Lefcourt Colonial Building

Lefcourt Colonial Building
  1. About the Lefcourt Colonial Building in New York
  2. Architect and team
  3. Architectureal style
  4. Spaces and uses
  5. Structure and materials

The Lefcourt Colonial Building is an Art-deco skyscraper designed by Charles F. Moyer and built between 1929 and 1930 in New York, NY.

Its precise street address is 295-297 Madison Avenue, New York, NY. You can also find it on the map here.

Building's timeline

Construction begins
Construction completed
years ago

Architect and team

Charles F. Moyer was the architecture firm in charge of the architectural design. But there was also one other architect involved, as far as we know. We are talking about Bark & Djorup.

Charles F. Moyer and the other architects already mentioned were in charge of the architectural design, however, architecture is a complex discipline, which usually involves many professionals from different fields, without whom this building would have not been possible. We will surely be leaving out a lot of names here, but at the very least we know that there was one other part involved, that was Abraham E. Lefcourt as the Main Developer.

Architectural Style

The Lefcourt Colonial Building can be categorized as an Art-deco building.

The Art Deco movement flourished during the 1920s and 1930s, with many historians marking the outbreak of World War II as its final decline. Even though a couple of decades might not seem as much, the Art Deco movement had a great impact on architecture, and it's widely represented in many American cities due to the development boom that happened during that time.

Art Deco marked the abandonment of traditional historicism and the embracement of modern living and the age of the machine. In architecture, that meant leaving behind the ornaments of Beux-Arts and Neo-Gothic buildings and instead favoring simplicity and visual impact through geometric shapes, clean lines, and symmetrical designs. Ornaments were still an important part of the design, but they became bold and lavish, and were often inspired by ancient cultures or industrial imagery, instead of nature.

The Lefcourt Colonial Building was completed in 1930, right when the Art Deco movement was at its peak, so it kind of went with the trend at that time.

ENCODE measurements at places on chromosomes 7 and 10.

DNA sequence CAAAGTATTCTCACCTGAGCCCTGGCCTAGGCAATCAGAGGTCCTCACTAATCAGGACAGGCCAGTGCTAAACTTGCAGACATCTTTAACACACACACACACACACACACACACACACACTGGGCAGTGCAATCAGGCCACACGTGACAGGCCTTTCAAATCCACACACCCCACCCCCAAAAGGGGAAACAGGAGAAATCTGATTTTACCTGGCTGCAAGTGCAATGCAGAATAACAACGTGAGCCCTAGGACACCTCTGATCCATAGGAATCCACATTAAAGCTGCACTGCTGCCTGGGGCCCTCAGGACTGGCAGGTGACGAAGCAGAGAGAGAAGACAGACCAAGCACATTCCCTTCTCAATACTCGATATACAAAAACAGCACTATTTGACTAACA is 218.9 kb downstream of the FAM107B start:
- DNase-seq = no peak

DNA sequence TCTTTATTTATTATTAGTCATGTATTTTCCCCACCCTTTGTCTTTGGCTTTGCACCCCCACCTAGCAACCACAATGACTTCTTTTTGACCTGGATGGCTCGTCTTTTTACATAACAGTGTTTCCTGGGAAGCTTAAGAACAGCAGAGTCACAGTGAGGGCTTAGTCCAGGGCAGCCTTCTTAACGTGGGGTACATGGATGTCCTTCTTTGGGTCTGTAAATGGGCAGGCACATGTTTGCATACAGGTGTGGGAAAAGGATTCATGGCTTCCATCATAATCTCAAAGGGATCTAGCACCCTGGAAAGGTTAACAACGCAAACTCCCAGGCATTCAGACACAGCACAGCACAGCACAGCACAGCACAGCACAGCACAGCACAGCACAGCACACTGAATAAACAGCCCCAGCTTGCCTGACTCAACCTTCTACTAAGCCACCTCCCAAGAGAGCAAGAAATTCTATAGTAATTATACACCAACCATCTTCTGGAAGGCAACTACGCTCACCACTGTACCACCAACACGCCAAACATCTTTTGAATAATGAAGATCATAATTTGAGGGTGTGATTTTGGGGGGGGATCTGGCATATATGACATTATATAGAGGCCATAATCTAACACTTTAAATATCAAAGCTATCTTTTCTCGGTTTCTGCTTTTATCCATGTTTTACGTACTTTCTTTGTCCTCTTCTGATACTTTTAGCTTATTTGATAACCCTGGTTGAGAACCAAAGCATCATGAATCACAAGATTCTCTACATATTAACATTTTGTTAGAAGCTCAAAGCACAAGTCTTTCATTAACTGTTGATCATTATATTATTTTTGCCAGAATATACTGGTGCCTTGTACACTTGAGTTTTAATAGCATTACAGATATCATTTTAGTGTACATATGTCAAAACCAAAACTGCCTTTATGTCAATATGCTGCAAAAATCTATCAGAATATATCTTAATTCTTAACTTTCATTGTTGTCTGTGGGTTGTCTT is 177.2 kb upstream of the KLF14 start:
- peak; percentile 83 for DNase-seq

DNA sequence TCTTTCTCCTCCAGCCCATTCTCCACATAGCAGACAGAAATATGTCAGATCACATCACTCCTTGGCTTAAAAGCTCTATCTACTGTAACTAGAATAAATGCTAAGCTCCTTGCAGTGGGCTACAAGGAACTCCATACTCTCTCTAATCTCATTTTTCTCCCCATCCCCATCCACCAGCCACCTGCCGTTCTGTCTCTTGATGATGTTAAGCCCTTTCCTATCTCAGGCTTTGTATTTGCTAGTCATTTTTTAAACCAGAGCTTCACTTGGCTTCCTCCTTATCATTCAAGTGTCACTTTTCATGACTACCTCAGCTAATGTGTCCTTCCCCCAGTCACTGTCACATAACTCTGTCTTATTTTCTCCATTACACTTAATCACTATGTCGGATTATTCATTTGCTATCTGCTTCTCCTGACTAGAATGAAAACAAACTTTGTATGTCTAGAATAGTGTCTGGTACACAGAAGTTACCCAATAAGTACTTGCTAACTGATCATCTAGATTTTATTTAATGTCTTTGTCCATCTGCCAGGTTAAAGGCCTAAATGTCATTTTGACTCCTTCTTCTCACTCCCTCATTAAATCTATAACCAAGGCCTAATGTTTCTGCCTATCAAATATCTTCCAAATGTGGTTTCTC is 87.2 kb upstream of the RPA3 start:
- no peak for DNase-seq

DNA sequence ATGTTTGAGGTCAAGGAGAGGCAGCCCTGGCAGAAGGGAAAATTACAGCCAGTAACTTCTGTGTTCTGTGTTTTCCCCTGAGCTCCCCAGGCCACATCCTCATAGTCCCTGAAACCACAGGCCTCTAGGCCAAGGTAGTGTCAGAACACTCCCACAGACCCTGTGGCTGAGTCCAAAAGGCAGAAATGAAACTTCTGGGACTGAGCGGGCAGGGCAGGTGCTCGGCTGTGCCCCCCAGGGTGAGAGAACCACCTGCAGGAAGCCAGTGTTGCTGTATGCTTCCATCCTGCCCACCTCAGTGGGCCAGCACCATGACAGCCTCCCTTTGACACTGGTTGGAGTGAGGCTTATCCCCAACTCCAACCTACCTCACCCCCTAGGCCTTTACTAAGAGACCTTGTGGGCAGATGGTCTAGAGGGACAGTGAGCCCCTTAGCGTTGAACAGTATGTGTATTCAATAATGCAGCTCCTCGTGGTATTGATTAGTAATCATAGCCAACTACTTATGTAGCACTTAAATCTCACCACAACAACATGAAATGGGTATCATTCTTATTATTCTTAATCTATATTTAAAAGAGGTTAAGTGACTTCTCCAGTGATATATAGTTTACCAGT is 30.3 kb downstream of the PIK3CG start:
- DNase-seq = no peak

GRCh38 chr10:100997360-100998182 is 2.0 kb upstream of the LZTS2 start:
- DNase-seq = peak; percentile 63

Spaces & Uses

The Lefcourt Colonial Building reaches an architectural height of 538ft (164m), with the last accesible floor being 499ft (152m) off the gorund. It has a total of 45 floors.

Ever since opening its doors to the public in 1930, the Lefcourt Colonial Building has mainly been used as Commercial space.

538ft (164m)
499ft (152m)

Materials & Structure

The Lefcourt Colonial Building uses a frame structure made of steel columns and concrete slabs.

A frame structure uses a combination of beams and columns to sustain the building's weight. The walls in this case are non-load bearing, which allows for more flexibility when distributing the interior spaces.

The facade is non-load bearing either, as it is common in frame structure type buildings.

From an aesthetic point of view, the facade features limestone for the first 6 floors and bricks from there on. The tower is finished off with a series of pillars decorated with blue terracotta medallions and golden finials. Bluish-gray metal was used for the spandrels between the second and third floors, however, between the third and fourth floors the spandrels are made out of grooved stone. Last but not least, the base of the building is finished off with a stone cornice, which is also present in the balustrades of each window.

Another material found at the Lefcourt Colonial Building is metal, used in doors and shop windows frames.